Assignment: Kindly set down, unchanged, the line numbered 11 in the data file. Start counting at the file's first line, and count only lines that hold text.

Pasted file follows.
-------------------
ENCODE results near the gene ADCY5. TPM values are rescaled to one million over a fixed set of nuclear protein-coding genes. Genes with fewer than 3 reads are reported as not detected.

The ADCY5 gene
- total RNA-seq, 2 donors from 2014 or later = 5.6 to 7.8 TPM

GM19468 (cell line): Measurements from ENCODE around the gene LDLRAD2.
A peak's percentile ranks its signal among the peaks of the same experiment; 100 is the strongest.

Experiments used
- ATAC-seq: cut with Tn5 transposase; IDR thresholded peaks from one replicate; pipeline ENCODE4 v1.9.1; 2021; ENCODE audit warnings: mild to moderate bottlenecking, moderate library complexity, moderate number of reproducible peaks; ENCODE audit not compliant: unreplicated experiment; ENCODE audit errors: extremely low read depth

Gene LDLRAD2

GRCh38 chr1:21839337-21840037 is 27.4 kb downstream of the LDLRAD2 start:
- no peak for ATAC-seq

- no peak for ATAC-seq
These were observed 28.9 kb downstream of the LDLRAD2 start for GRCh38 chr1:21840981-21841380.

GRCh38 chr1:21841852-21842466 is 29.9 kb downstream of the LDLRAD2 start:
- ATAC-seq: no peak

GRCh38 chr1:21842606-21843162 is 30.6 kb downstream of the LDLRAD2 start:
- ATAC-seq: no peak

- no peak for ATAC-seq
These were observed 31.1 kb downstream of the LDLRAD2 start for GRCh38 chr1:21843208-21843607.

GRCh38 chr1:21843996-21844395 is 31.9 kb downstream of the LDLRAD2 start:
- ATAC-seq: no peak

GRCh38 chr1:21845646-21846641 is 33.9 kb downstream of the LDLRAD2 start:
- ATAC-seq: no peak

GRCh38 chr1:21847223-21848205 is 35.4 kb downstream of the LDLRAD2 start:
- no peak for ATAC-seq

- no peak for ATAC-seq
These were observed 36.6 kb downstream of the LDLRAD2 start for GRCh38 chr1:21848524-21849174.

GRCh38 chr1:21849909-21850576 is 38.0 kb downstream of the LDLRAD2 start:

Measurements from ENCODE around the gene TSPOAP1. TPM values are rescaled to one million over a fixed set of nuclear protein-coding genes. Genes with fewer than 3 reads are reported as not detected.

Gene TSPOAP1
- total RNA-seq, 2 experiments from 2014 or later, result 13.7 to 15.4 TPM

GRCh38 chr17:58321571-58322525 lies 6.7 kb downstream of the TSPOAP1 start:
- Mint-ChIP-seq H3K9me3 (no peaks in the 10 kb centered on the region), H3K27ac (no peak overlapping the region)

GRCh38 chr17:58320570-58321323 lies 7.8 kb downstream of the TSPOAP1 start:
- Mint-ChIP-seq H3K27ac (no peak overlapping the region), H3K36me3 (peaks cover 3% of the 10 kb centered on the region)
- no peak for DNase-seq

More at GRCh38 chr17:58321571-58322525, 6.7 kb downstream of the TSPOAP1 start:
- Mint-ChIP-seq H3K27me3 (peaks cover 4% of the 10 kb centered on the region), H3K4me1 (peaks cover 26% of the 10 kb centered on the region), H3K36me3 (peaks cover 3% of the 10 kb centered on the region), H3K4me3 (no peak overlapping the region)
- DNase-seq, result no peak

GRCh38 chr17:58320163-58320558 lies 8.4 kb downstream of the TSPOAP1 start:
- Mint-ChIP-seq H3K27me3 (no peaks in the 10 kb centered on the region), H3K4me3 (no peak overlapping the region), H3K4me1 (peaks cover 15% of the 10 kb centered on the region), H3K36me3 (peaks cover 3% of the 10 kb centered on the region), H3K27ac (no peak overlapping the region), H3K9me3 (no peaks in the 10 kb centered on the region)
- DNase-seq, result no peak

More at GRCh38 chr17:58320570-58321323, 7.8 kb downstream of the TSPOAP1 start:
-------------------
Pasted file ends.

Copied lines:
- no peak for ATAC-seq